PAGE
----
- Do not add a question at the end of your instructions. Stat your instructions and say "Let's go get in the car. I'd like to hear a 'Yes ma'am'".  Don't say "Let's go get in the car, ok?" It's not an option for them to say no, so do speak to them and give them the opportunity to weigh in with their opinion in these situations.

- Teach delayed gratification. This is so so hard in our day and times. But "immediate gratification training only heightens a child's anxiety when the pattern is not maintained".


Hi! I'm Carrie! I like to drink Earl Grey Tea, watch Gilmore Girls, hang out with my man, read a good, suck-you-in fiction book, play with my babies, take long bubble baths, and learn about Jesus. Connect with me on Facebook for even more Wiley Adventures!

Self Control is a Base Virtue

Love hearing what Cole has to say about teaching self control as she continues our "-Wise" Series. I know you're going to love it! Be sure and check back tomorrow as Emily closes us out!


If there is one character trait that I think is most worth focusing on with little children (at least of the ages mine are), I believe it self-control. Self-control is the ability to manage and restrict the expression of one's emotions and desires, and it is most definitely NOT an attribute we are born possessing. It must be taught and practiced over and over, day in and day out.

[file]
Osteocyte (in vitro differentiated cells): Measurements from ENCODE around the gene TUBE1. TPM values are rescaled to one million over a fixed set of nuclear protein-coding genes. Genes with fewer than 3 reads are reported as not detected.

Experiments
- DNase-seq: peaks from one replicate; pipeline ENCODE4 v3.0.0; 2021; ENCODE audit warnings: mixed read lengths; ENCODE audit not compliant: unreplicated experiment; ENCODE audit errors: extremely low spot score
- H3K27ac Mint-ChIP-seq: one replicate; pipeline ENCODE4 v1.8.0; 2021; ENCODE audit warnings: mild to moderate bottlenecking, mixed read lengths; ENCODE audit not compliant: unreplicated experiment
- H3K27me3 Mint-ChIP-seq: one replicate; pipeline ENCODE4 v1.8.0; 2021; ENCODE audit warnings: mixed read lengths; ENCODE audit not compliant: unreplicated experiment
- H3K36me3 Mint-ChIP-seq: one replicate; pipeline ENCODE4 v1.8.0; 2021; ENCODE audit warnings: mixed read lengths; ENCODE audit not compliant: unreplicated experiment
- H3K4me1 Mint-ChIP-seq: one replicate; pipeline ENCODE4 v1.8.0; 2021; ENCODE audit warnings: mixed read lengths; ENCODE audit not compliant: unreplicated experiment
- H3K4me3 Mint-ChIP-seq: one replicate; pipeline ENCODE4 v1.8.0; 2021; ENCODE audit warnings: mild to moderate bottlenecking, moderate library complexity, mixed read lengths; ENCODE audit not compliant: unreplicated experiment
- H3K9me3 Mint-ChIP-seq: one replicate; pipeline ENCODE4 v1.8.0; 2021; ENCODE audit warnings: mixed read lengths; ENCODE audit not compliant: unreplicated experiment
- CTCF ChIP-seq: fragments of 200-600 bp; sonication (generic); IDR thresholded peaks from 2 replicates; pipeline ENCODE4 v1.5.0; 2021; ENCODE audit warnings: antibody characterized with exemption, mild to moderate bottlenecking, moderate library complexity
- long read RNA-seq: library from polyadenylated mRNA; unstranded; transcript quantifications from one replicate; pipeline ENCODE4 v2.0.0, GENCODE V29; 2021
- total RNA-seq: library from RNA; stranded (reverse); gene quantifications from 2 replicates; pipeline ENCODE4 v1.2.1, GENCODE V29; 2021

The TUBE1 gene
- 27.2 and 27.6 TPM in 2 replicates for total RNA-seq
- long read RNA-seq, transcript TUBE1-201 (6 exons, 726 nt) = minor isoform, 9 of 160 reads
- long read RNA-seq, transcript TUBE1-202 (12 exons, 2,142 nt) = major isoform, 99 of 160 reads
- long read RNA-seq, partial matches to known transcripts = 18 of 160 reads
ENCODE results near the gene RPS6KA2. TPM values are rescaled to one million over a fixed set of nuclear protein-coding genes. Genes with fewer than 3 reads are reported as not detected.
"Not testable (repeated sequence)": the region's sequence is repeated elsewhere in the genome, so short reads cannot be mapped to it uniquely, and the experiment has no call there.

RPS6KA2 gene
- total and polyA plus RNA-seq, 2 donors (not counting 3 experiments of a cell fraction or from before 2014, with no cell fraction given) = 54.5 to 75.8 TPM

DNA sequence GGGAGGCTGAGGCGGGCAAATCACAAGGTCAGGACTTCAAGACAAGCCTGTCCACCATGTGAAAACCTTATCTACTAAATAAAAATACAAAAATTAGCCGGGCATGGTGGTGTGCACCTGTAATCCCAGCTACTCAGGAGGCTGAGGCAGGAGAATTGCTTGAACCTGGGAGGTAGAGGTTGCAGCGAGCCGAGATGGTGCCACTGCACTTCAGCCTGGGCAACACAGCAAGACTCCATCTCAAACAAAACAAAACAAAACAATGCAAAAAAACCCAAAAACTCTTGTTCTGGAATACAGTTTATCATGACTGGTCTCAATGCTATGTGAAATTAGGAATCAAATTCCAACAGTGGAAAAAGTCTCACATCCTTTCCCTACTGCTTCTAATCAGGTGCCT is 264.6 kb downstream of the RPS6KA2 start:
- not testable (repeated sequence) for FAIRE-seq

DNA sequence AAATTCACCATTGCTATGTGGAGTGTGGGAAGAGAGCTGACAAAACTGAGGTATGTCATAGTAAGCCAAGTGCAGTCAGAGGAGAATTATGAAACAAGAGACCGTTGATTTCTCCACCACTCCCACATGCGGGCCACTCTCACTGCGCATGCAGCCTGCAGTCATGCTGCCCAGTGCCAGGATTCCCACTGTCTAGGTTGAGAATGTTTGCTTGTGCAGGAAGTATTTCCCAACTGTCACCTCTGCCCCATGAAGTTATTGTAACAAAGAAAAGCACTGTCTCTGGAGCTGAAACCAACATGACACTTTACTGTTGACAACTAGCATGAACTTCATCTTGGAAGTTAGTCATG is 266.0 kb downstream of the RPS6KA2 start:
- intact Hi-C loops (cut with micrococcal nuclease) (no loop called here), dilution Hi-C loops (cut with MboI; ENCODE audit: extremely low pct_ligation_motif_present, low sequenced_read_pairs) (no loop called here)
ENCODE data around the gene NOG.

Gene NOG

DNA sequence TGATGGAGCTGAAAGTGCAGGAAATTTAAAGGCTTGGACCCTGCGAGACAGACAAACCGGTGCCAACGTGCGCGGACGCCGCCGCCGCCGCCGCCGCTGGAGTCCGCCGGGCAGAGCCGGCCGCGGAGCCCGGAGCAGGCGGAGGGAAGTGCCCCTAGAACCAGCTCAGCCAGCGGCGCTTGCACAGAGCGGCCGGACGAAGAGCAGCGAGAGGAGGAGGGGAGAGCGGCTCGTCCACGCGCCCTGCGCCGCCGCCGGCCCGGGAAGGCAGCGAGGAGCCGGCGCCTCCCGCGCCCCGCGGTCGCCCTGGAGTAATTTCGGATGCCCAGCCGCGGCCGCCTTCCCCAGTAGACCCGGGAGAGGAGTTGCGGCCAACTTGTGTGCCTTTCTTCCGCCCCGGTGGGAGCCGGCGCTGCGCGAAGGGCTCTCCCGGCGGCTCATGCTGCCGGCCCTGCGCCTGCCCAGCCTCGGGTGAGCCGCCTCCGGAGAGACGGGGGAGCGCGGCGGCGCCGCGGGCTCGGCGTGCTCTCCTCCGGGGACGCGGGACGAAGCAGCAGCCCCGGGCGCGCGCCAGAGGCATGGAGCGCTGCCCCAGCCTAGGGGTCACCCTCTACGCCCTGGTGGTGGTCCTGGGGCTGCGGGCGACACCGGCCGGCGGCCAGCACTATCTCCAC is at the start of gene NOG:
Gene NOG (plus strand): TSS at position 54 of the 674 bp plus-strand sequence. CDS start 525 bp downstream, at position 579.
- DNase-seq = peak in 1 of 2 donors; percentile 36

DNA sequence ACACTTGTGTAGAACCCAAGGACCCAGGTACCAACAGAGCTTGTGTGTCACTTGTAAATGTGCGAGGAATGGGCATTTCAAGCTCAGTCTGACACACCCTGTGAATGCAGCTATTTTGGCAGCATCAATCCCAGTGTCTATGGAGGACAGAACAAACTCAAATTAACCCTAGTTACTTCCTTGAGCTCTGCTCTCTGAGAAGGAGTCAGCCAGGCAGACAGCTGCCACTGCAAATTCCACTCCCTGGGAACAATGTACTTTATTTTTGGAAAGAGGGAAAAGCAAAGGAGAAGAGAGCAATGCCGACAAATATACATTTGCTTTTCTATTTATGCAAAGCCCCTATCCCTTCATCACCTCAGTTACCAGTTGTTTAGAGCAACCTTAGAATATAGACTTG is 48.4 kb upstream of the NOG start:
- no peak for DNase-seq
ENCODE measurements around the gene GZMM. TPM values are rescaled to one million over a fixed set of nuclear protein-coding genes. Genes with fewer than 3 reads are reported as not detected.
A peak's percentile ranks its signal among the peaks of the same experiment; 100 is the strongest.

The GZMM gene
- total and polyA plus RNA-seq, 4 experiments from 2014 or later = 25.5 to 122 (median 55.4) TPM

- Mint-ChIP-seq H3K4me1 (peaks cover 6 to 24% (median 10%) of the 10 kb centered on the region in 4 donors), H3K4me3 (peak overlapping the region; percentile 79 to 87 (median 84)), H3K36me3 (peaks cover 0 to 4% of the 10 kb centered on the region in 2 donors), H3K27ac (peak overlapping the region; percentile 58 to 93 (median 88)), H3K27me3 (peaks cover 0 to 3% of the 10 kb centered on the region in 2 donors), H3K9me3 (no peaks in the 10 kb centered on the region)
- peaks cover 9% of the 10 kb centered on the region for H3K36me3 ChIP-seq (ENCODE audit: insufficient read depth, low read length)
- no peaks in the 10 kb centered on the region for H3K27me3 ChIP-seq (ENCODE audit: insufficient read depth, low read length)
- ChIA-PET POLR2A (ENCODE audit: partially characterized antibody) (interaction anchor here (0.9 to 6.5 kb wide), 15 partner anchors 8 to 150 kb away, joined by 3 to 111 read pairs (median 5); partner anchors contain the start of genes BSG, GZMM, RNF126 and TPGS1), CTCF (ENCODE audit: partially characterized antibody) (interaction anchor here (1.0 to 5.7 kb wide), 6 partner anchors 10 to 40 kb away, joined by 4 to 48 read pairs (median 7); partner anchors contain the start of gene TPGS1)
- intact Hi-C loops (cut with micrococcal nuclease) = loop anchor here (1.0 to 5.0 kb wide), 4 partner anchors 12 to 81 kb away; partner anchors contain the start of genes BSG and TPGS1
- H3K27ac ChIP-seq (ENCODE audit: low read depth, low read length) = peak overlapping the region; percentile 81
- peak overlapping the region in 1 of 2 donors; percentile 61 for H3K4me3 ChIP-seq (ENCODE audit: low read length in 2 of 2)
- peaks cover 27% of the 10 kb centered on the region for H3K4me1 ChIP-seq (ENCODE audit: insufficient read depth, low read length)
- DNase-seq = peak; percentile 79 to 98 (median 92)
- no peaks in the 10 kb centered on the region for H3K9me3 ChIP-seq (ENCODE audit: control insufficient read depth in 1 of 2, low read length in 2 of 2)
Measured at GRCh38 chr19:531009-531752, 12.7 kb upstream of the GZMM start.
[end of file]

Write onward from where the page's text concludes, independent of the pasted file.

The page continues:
But teaching self-control to our children is of the utmost importance because it is what On Becoming Preschoolwisecalls a base virtue. That is, it is the foundation upon which most other virtues are built. Patience, for example, cannot exist without a honed capacity for self-control because human nature is to desire instant gratification.  One cannot show unrelenting goodness, invariable morality, or consistently respectful speech without possessing dominion over their emotions and impulses. Even when looking at things like factors of learning, good students require the self-control to sit still and listen. The wisest decisions often necessitate the self-control to pause, delay judgement, and avoid rash actions.

Hi! I'm Carrie! I like to drink Earl Grey Tea, watch Gilmore Girls, hang out with my man, read a good, suck-you-in fiction book, play with my babies, take long bubble baths, and learn about Jesus. Connect with me on Facebook for even more Wiley Adventures!